To write is to escape. But it’s also to create. So it’s not like you’re running away when you’re writing; it’s kind of the opposite, a definitive confrontation with who you are and what limits you have, in the open and limitless world of fiction. Reading was good for me when I was a child because I could go to other places without leaving my room. For a long time I thought that childhood was a kind of prison, and that the adults or parents were like guards. Nowadays I think it’s the other way around. The intensity of your experiences is so strong when you’re a child, the world is so insanely alive to you, that the fact that you’re quite helplessly in your parents’ hands is of lesser importance. As an adult, you can do what you want, but mostly you do it without that intensity; you look at the world with a distance, you can’t enter it, it’s out of reach, except when you are in love, of course. Or when you are disappearing into some kind of entertainment, which is, we have to admit, childish.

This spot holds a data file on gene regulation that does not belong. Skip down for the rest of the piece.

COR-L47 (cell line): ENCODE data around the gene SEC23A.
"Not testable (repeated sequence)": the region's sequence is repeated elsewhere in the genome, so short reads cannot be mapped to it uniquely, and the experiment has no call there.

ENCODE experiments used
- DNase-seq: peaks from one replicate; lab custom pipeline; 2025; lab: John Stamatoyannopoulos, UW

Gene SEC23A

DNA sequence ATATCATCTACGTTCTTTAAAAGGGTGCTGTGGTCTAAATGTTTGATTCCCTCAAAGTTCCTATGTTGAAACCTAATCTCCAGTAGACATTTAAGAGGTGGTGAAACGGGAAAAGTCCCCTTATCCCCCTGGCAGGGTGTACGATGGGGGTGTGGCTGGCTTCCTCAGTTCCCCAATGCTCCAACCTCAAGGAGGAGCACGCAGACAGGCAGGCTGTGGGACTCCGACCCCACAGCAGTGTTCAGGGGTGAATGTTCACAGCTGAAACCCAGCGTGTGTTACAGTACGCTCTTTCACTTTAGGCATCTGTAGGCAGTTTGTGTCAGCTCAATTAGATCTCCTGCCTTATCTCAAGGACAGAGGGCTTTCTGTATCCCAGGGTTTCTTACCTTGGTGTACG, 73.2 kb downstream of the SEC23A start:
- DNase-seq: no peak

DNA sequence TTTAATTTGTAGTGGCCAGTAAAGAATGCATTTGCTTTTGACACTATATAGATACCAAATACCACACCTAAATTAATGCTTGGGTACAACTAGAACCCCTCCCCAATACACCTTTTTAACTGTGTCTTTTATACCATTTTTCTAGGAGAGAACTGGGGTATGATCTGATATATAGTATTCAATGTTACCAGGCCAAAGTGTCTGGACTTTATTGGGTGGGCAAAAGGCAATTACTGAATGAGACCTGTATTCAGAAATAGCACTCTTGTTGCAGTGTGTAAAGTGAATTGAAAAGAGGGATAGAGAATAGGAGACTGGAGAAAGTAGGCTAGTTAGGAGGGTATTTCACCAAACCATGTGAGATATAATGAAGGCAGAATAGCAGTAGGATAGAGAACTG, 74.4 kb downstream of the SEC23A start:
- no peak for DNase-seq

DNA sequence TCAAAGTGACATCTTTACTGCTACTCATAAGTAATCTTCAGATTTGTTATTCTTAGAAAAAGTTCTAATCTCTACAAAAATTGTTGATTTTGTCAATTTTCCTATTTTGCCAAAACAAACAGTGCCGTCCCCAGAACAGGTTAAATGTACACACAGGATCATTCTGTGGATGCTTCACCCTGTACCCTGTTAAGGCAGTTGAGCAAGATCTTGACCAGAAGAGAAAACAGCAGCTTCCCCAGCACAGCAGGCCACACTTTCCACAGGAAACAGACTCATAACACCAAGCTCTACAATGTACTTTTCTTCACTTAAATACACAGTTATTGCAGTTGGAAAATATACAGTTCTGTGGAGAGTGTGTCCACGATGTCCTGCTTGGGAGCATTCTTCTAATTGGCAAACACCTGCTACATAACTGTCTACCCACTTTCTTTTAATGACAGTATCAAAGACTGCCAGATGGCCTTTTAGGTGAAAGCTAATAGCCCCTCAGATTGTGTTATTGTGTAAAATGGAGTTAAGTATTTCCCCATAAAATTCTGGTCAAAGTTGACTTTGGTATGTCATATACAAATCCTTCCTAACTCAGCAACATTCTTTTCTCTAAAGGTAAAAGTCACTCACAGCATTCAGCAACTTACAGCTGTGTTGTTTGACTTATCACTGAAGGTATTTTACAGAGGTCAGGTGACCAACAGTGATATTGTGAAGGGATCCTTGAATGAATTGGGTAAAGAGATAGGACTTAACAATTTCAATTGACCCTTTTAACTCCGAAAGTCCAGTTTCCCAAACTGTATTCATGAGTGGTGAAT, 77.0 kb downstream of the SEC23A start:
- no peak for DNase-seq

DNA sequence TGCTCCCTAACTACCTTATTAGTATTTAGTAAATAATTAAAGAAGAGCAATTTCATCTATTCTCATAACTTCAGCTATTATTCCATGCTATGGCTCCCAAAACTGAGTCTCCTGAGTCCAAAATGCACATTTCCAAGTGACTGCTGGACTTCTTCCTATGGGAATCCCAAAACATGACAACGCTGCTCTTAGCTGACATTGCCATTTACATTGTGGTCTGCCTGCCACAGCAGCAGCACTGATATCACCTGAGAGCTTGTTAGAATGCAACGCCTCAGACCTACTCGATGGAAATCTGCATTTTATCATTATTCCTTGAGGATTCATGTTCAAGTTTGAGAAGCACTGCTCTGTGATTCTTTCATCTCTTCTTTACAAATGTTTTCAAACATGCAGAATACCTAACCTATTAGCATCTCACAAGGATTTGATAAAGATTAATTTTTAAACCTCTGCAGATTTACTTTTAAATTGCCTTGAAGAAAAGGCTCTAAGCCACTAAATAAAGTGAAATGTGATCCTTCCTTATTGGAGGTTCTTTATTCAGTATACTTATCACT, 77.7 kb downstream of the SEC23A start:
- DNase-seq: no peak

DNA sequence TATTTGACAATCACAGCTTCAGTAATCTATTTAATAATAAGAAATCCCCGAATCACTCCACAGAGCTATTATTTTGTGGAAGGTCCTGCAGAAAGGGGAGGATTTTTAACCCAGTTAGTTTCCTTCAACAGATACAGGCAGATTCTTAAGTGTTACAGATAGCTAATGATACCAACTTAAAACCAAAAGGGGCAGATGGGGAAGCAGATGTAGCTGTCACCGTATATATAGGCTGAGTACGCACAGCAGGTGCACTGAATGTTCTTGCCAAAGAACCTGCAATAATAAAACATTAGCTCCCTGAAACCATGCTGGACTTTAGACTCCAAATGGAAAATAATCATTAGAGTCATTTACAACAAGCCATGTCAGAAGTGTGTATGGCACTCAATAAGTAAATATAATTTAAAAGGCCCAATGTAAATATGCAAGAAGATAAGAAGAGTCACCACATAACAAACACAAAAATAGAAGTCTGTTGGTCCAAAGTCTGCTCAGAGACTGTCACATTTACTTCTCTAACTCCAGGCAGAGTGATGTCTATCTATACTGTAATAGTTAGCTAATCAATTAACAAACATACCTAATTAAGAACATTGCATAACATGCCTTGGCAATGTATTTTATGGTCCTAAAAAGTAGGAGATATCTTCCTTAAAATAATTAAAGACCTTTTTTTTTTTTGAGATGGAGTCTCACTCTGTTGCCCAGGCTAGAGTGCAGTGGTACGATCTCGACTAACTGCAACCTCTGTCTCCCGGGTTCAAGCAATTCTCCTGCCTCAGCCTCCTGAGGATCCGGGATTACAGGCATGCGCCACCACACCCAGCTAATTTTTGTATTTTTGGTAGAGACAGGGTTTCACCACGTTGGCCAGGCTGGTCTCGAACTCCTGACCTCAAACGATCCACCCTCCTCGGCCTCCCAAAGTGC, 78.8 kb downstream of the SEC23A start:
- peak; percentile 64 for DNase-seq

– Karl Ove Knausgaard, in conversation with Scott Esposito from Tin House